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May 23, 2013

Everest expedition calls for climate justice from top of the world

by Denis Burke — last modified May 23, 2013 05:20 PM

The Climbing for Climate Justice Everest expedition – organised by the Save the Himalayas Campaign and Khangri Media, in collaboration with Friends of the Earth Nepal / Pro Public – successfully climbed Mt. Everest on May 20 to demand climate justice from the top of the world.

 

The team returned to Kathmandu and held a press conference on May 25, 2013.

 

Sudarshan Gautam – a Nepal-born Canadian resident who has no arms – has just become the first person with no arms or prosthetic limbs to climb Mt Everest. He told the media that he saw how climate change is affecting the Himalayas, and stated that “Mount Everest has lost most of its glacier and now largely looks like a big black rock.” He urged the world community to reduce greenhouse gas emissions immediately.

 

Pemba Dorje Sherpa – who holds the world record for climbing Mount Everest in the fastest time and has set four World Records climbing Mt. Everest - said that it has become easier to reach the top due to climate change as there is less and less snow on Mt Everest. “You can get to camp 3 just using sports shoes these days,” he said.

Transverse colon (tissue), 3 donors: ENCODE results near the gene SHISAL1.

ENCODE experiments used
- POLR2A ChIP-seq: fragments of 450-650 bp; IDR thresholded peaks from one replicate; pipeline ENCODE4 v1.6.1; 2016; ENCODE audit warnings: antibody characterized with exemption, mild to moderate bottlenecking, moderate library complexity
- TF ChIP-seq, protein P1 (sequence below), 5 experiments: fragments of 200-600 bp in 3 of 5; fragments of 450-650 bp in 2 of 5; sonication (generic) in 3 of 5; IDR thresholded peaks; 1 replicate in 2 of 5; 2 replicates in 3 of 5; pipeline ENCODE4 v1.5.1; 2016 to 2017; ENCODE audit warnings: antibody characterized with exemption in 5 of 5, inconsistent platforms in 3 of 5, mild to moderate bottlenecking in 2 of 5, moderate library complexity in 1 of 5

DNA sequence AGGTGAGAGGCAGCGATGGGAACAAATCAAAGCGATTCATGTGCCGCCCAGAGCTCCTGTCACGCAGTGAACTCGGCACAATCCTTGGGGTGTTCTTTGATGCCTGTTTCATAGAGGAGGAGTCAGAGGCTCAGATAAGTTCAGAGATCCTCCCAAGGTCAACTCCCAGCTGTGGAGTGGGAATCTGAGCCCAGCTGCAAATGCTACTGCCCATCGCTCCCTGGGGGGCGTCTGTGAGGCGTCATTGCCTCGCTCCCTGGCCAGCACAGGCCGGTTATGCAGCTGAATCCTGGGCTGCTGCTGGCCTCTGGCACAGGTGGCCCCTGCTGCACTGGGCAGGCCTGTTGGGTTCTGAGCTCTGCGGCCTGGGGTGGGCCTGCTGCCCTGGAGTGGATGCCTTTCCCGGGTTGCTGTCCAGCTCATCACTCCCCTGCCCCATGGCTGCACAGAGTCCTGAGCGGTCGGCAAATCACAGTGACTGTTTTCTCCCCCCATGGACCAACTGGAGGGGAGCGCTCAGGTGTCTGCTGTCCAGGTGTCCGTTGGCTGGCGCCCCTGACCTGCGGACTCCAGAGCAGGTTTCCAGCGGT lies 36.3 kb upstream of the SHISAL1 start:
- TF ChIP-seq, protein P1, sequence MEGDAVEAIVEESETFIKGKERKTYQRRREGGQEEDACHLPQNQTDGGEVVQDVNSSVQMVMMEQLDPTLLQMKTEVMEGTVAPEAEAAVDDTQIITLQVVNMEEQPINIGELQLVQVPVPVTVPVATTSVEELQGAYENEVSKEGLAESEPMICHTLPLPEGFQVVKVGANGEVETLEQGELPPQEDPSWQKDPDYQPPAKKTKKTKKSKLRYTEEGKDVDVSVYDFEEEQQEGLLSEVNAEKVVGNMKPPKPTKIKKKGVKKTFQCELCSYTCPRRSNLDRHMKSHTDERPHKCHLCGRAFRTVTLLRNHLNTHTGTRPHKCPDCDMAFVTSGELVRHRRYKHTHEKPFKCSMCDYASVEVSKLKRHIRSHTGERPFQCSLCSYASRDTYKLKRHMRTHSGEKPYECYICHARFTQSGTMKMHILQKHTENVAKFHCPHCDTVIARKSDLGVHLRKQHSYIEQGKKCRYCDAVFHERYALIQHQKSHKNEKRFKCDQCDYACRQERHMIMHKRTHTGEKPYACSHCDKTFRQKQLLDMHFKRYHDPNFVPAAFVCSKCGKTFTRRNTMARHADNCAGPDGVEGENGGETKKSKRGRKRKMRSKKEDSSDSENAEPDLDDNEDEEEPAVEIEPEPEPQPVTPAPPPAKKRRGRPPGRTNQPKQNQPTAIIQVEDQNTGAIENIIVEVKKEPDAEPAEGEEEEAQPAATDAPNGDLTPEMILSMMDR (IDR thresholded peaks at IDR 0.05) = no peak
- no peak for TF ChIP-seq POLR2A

Prakash Mani Sharma, Director of Friends of the Earth Nepal congratulated expedition members and thanked them for their effort to raise awareness of climate justice.

“Nepal is highly vulnerable to the impacts of climate change and the people of Nepal are already suffering its consequences. Himalayan glaciers are melting rapidly and the risks of glacial lake outburst floods have significantly increased. There are more than 40 glacial lakes at risk of bursting. Outburst floods have catastrophic impacts on the life and property of the thousands of people residing downstream of those lakes,” warned Prakash Mani Sharma.

Two expedition members, Kapur Shrestha, and Min Bahadur Sherchan, 82, could not reach the top with the expedition and decided to attempt the climb separately, but were ultimately prevented from reaching the summit.

Nepali climber Min Bahadur Sherchan, 82, was aiming to become the oldest man to summit the mountain, a record he held for five years, until May 22, 2013, when 80 year old Yuichiro Miura from Japan summited the world's highest peak.

 

You can read more about the expedition in our press release and more on the rivalry between these octogenarian climbers in this article by Associated Press.

 

Image: Climbing for Climate Justice/ Save the World Heritage and Everest is Melting -  banners held by Pemba Dorge Sherpa ( left with white helmet ) and Suman Shrestha ( right without helmet )

Khangri Media and Pro Public/ FOE Nepal

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